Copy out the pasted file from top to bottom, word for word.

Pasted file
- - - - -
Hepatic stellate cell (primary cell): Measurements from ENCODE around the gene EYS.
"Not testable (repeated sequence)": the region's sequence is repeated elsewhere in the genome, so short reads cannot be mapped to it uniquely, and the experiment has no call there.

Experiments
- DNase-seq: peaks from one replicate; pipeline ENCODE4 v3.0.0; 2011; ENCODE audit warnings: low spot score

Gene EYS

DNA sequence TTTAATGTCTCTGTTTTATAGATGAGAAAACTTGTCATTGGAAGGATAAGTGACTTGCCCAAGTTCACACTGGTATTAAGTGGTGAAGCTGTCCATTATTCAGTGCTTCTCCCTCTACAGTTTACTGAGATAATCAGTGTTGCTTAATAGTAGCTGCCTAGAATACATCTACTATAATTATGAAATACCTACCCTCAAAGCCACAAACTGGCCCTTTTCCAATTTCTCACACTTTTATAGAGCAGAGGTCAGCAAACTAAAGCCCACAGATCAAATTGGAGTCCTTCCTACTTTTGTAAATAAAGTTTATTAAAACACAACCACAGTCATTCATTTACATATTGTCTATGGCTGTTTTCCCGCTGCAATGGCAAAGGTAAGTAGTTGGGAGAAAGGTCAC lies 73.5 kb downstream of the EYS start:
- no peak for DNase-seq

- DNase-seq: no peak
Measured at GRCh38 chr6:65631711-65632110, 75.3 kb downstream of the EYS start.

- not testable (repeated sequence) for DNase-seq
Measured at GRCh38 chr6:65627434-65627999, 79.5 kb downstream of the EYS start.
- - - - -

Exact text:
Hepatic stellate cell (primary cell): Measurements from ENCODE around the gene EYS.
"Not testable (repeated sequence)": the region's sequence is repeated elsewhere in the genome, so short reads cannot be mapped to it uniquely, and the experiment has no call there.

Experiments
- DNase-seq: peaks from one replicate; pipeline ENCODE4 v3.0.0; 2011; ENCODE audit warnings: low spot score

Gene EYS

DNA sequence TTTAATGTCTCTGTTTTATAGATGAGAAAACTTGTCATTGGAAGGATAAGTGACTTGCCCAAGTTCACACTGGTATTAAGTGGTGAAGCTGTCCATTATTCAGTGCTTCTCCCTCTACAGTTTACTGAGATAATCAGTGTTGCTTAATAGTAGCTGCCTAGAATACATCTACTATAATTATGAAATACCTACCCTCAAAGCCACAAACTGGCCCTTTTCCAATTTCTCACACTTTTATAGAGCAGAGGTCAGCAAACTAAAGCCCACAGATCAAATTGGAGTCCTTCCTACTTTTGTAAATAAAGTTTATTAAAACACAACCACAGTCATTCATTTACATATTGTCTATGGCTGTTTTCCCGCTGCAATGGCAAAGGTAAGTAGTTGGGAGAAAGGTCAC lies 73.5 kb downstream of the EYS start:
- no peak for DNase-seq

- DNase-seq: no peak
Measured at GRCh38 chr6:65631711-65632110, 75.3 kb downstream of the EYS start.

- not testable (repeated sequence) for DNase-seq
Measured at GRCh38 chr6:65627434-65627999, 79.5 kb downstream of the EYS start.